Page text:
Let $(A,+,\cdot)$ be a unity ring with the property that if $x \in A$ and $x^2=0$ then $x=0$. Consider the set $M=\{a\in A | a^3=a\}$. Prove that:

a) $2a\in Z(A)$, $\forall a\in M$, where $Z(A)$ denotes the centre of the ring $A$;
b) $ab=ba$, $\forall a,b\in M$.

My attempts revolved around the fact that an idempotent element in a reduced ring is central.
So, since for $a\in M$ we have that $(a^2)^2=a^2$, it follows that $a^2\in Z(A)$, $\forall a\in M$.
The next thing I wanted to use in order to solve a) was that $Z(A)$ is a subring of $A$, so if I had proved that $(a+1)^2 \in Z(A)$, $\forall a\in M$, then we would have reached the desired conclusion. However, I couldn't prove this and I honestly doubt that it is true.
Another idea that I had was to prove that $M$ is a subring of $A$. Of course, this didn't work out because I cannot even prove that $M$ is closed under addition. Again, I don't know if this is true and it most likely isn't.
As for b), I think that a) should be of use, but I don't know how. It is a well-known problem that a ring with $x^3=x$ for any $x$ in that ring is commutative, but since $(M,+,\cdot)$ is almost definitely not a ring, this doesn't help.
EDIT: Is there any chance that this question is simply wrong? I tended to believe this before asking it here too, but since nobody has made any progress on it until now I am even more inclined to think so.

  • $\begingroup$ If you honestly doubt that $(a+1)^2 \in Z(a)$ for all $a \in M$, then you honestly doubt that part (a) is true, since if part (a) is true (and since you've already noted $a^2 \in Z(a)$ for all $a \in M$), you get $(a+1)^2 = a^2+2a+1 \in Z(a)$ for all $a \in M$. $\endgroup$ – mathworker21 Nov 9 at 18:50
  • $\begingroup$ @mathworker21 I agree with you. But since I have spent hours and hours trying to prove that $(a+1)^2 \in Z(A)$ for all $a\in M$ and nothing worked out, then I am inclined to believe that this statement may actually be wrong. Yet, since I cannot provide a counterexample, here I am, still hoping that someone better than me at rings will solve it.... $\endgroup$ – Math Guy Nov 9 at 21:34
  • $\begingroup$ I don't know. I don't think the proof that any ring with $x^3 = x$ for all $x$ implies the ring is commutative is that easy... I could imagine spending hours failing to find that proof. By the way, where did you find this problem? $\endgroup$ – mathworker21 Nov 9 at 21:35
  • $\begingroup$ @mathworker21 I know the "classical" one where $x^3=x$ for all $x$ holds in a ring, but since here we do not have a ring it doesn't really help I think. The problem is from a magazine from my country. $\endgroup$ – Math Guy Nov 9 at 21:37
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    $\begingroup$ you missed my point. my point was that working on these kinds of problems for hours and failing doesn't mean they are false. (Of course that is always true, but I find the statement more meaningful here). The evidence/example I gave was the $x^3=x$ problem. For that problem, I could imagine working on it for several hours without finding the solution. And of course that problem is true. $\endgroup$ – mathworker21 Nov 9 at 21:54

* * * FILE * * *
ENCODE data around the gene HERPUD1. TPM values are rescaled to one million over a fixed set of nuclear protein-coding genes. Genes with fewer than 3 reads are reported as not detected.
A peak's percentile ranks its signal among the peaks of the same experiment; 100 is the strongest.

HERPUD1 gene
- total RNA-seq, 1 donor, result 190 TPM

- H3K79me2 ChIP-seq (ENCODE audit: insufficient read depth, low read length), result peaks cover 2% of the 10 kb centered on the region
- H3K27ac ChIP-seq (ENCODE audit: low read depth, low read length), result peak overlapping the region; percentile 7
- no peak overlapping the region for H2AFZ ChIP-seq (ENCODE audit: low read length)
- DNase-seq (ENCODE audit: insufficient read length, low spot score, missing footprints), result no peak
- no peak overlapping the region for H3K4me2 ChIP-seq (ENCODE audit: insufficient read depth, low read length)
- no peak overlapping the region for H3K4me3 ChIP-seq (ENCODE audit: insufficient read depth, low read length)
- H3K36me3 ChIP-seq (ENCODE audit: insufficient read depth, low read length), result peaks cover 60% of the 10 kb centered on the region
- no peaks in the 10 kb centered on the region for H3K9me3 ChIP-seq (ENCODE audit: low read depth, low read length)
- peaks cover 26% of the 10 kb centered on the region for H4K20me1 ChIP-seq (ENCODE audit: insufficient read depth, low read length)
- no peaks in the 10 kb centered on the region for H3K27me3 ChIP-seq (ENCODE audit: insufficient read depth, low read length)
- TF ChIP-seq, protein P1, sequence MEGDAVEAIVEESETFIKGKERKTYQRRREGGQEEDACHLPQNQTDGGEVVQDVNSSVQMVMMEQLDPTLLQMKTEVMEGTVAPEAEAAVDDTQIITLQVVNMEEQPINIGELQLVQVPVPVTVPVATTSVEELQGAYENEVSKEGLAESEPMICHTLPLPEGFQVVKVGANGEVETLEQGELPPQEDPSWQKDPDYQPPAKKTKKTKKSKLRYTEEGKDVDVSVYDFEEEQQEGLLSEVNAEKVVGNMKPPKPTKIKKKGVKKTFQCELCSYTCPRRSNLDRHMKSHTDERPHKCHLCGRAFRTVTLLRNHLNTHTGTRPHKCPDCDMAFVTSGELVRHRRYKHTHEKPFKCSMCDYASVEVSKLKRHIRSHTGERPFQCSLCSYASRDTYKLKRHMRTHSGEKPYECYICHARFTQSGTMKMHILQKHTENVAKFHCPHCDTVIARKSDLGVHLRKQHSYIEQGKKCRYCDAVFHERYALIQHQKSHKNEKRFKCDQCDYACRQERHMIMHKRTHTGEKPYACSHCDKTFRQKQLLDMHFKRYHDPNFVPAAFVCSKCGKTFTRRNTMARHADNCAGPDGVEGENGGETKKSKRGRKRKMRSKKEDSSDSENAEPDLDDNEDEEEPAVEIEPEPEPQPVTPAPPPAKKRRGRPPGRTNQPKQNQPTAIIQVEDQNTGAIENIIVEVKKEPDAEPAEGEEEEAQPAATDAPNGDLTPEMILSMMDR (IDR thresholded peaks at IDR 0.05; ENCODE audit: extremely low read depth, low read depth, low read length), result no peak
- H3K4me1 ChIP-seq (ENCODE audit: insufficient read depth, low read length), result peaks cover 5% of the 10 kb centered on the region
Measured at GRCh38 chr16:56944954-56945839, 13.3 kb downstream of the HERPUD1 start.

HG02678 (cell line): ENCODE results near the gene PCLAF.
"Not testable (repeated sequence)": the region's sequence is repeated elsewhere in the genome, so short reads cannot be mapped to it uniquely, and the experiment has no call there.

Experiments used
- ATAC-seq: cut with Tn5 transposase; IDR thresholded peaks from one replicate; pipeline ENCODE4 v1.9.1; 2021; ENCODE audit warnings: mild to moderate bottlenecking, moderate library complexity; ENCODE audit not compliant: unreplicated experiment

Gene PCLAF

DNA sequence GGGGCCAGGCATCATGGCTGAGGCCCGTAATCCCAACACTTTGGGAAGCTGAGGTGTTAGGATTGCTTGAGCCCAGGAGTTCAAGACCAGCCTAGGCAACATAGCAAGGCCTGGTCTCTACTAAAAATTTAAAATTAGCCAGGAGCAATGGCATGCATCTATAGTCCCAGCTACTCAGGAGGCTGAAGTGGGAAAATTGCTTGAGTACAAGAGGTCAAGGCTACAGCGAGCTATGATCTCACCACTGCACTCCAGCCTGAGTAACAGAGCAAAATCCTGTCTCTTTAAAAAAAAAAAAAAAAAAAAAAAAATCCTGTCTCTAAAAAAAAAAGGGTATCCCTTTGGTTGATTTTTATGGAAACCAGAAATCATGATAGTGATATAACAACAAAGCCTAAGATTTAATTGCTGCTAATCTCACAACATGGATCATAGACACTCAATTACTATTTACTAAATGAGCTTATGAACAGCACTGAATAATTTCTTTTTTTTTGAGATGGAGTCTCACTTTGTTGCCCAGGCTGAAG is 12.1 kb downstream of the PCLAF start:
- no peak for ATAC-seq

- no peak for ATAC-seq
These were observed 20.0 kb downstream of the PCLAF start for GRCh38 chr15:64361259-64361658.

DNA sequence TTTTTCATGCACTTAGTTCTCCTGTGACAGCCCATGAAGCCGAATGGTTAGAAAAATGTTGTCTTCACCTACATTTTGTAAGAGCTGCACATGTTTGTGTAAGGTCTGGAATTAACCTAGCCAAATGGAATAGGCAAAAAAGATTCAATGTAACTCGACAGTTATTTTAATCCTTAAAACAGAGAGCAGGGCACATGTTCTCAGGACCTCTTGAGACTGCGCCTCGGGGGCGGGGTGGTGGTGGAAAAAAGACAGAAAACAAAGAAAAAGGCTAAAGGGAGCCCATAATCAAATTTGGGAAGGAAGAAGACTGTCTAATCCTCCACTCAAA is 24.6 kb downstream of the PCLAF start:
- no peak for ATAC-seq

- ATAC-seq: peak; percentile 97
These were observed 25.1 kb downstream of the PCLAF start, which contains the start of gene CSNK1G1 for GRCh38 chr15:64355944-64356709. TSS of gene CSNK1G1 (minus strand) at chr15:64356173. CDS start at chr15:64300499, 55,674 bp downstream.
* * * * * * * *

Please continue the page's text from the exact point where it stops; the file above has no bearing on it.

We show $M \subseteq Z(A)$. This immediately gives (a) and (b).

Lemma 1: $yx = 0 \implies xzy = 0$ for any $z$.

Proof: $(xzy)(xzy) = xz(yx)zy = 0$.

Lemma 2: $x^2 = x$ implies $x \in Z(A)$.

Proof: For any $y \in A$, a short computation shows $(xy-xyx)(xy-xyx) = 0 = (yx-xyx)(yx-xyx)$.

Lemma 3: $a \in M \implies a^2 \in Z(A)$.

Proof: $(a^2)^2 = a^4 = a^2$, so use Lemma 2.

Claim: For any $a \in M$, $a \in Z(A)$.

Proof: Since $(a-1)[a(a+1)]=0$, Lemma 1 implies that for any $b \in A$, $$0 = a(a+1)b(a-1) = (a^2b+ab)(a-1).$$ Also, $a(a+1)(a-1)=0$ implies $$0 = ba(a+1)(a-1) = (ba^2+ba)(a-1) = (a^2b+ba)(a-1),$$ where the last equality used Lemma 3. Subtracting gives: (1) $0 = (ba-ab)(a-1)$. The exact same argument shows: (2) $0 = (a-1)(ba-ab)$. (1) immediately implies $0 = (ba-ab)(a-1)b = (ba-ab)(ab-b)$, and (2) with Lemma 1 implies $0 = (ba-ab)b(a-1) = (ba-ab)(ba-b)$. Subtracting the two results gives $(ba-ab)^2 = 0$.

  • $\begingroup$ Thank you ! Could you tell me how you came up with this solution? $\endgroup$ – Math Guy Nov 10 at 11:23
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    $\begingroup$ @MathGuy well, I played around with it for a while, so I exhausted many different approaches. Then I eventually stumbled upon something like Lemma $1$, first in the form of $0 = a(a+1)b(a-1)$ and realized it started giving equations I hadn't seen/derived before. So I knew I had something good. Then it was just a matter of finishing up, which was pretty easy (the proof of the claim is rather short). $\endgroup$ – mathworker21 Nov 10 at 13:02

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